7. Diab SG, Elledge RM, Clark GM. Tumor characteristics and clinical outcome of elderly women with breast cancer. J Natl Cancer Inst. 2000; 92:550–556.
8. Voogd AC, Nielsen M, Peterse JL, Blichert-Toft M, Bartelink H, Overgaard M, van Tienhoven G, Andersen KW, Sylvester RJ, van Dongen JA, Danish Breast Cancer Cooperative Group. Breast Cancer Cooperative Group of the European Organization for R, Treatment of C. Differences in risk factors for local and distant recurrence after breast-conserving therapy or mastectomy for stage I and II breast cancer: pooled results of two large European randomized trials. J Clin Oncol. 2001; 19:1688–1697.
9. Palta M, Palta P, Bhavsar NA, Horton JK, Blitzblau RC. The use of adjuvant radiotherapy in elderly patients with early-stage breast cancer: changes in practice patterns after publication of Cancer and Leukemia Group B 9343. Cancer. 2015; 121:188–193.
10. Rutter CE, Lester-Coll NH, Mancini BR, Corso CD, Park HS, Yeboa DN, Gross CP, Evans SB. The evolving role of adjuvant radiotherapy for elderly women with early-stage breast cancer. Cancer. 2015; 121:2331–2340.
11. Barrett-Lee PJ, Dixon JM, Farrell C, Jones A, Leonard R, Murray N, Palmieri C, Plummer CJ, Stanley A, Verrill MW. Expert opinion on the use of anthracyclines in patients with advanced breast cancer at cardiac risk. Ann Oncol. 2009; 20:816–827.
12. Yancik R, Wesley MN, Ries LA, Havlik RJ, Edwards BK, Yates JW. Effect of age and comorbidity in postmenopausal breast cancer patients aged 55 years and older. JAMA. 2001; 285:885–892.
13. Martelli G, Boracchi P, Guzzetti E, Marano G, Lozza L, Agresti R, Ferraris C, Piromalli D, Greco M. Omission of radiotherapy in elderly patients with early breast cancer: 15-Year results of a prospective non-randomised trial. Eur J Cancer. 2015 51:1358–1364.
14. Kunkler IH, Williams LJ, Jack WJ, Cameron DA, Dixon JM. Breast-conserving surgery with or without irradiation in women aged 65 years or older with early breast cancer (PRIME II): a randomised controlled trial. Lancet Oncol. 2015; 16:266–273.
15. Wickberg A, Holmberg L, Adami HO, Magnuson A, Villman K, Liljegren G. Sector resection with or without postoperative radiotherapy for stage I breast cancer: 20-year results of a randomized trial. J Clin Oncol. 2014; 32:791–797.
16. Warnberg F, Garmo H, Emdin S, Hedberg V, Adwall L, Sandelin K, Ringberg A, Karlsson P, Arnesson LG, Anderson H, Jirstrom K, Holmberg L. Effect of radiotherapy after breast-conserving surgery for ductal carcinoma in situ: 20 years follow-up in the randomized SweDCIS Trial. J Clin Oncol. 2014; 32:3613–3618.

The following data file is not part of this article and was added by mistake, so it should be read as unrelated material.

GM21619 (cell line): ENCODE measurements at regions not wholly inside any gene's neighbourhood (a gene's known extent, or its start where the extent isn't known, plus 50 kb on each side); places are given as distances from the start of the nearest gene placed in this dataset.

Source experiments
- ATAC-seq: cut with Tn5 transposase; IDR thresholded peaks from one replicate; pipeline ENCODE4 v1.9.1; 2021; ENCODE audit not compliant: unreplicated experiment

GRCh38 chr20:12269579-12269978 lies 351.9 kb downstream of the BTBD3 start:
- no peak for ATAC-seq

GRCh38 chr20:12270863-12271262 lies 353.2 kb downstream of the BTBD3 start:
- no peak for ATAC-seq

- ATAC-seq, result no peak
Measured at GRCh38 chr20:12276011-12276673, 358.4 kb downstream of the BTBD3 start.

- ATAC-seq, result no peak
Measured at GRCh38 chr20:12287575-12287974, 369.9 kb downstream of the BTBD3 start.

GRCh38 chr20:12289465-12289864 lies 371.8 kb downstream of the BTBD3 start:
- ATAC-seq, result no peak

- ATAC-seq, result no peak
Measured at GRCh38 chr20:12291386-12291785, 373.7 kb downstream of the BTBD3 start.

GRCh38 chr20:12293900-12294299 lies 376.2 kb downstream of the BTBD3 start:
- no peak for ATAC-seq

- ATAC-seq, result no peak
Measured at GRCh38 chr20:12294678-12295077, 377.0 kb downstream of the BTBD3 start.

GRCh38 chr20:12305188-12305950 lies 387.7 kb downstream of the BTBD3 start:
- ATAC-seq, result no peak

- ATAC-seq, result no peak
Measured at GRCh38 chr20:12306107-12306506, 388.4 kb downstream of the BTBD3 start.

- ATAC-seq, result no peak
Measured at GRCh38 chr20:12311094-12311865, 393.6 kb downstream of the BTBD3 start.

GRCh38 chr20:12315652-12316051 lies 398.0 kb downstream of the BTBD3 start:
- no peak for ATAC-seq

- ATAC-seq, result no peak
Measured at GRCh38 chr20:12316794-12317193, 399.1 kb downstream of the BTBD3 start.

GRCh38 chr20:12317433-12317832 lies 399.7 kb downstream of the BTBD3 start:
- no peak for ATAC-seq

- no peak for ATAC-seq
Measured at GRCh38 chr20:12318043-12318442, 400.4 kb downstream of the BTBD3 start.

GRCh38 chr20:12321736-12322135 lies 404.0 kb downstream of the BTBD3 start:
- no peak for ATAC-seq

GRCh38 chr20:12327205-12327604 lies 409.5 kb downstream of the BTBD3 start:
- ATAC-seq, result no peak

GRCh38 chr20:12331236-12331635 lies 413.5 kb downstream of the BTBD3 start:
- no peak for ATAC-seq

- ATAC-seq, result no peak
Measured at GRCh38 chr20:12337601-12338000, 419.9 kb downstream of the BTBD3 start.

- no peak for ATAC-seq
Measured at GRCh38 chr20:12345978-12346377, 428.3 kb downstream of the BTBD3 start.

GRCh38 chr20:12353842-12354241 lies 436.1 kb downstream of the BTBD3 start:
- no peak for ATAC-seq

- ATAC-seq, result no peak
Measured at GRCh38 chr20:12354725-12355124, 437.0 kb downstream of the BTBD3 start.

17. Tinterri C, Gatzemeier W, Costa A, Gentilini MA, Zanini V, Regolo L, Pedrazzoli C, Rondini E, Amanti C, Gentile G, Taffurelli M, Fenaroli P, Tondini C, et al. Breast-conservative surgery with and without radiotherapy in patients aged 55–75 years with early-stage breast cancer: a prospective, randomized, multicenter trial analysis after 108 months of median follow-up. Ann Surg Oncol. 2014; 21:408–415.
18. Hughes KS, Schnaper LA, Bellon JR, Cirrincione CT, Berry DA, McCormick B, Muss HB, Smith BL, Hudis CA, Winer EP, Wood WC. Lumpectomy plus tamoxifen with or without irradiation in women age 70 years or older with early breast cancer: long-term follow-up of CALGB 9343. J Clin Oncol. 2013; 31:2382–2387.
19. Williams LJ, Kunkler IH, King CC, Jack W, van der Pol M. A randomised controlled trial of post-operative radiotherapy following breast-conserving surgery in a minimum-risk population. Quality of life at 5 years in the PRIME trial. Health Technol Assess. 2011; 15:i-xi, 1–57.
20. Holli K, Hietanen P, Saaristo R, Huhtala H, Hakama M, Joensuu H. Radiotherapy after segmental resection of breast cancer with favorable prognostic features: 12-year follow-up results of a randomized trial. J Clin Oncol. 2009; 27:927–932.
21. Potter R, Gnant M, Kwasny W, Tausch C, Handl-Zeller L, Pakisch B, Taucher S, Hammer J, Luschin-Ebengreuth G, Schmid M, Sedlmayer F, Stierer M, Reiner G, et al. Lumpectomy plus tamoxifen or anastrozole with or without whole breast irradiation in women with favorable early breast cancer. Int J Radiat Oncol Biol Phys. 2007 68:334–340.
22. Truong PT, Bernstein V, Lesperance M, Speers CH, Olivotto IA. Radiotherapy omission after breast-conserving surgery is associated with reduced breast cancer-specific survival in elderly women with breast cancer. Am J Surg. 2006; 191:749–755.
23. Fyles AW, McCready DR, Manchul LA, Trudeau ME, Merante P, Pintilie M, Weir LM, Olivotto IA. Tamoxifen with or without breast irradiation in women 50 years of age or older with early breast cancer. N Engl J Med. 2004; 351:963–970.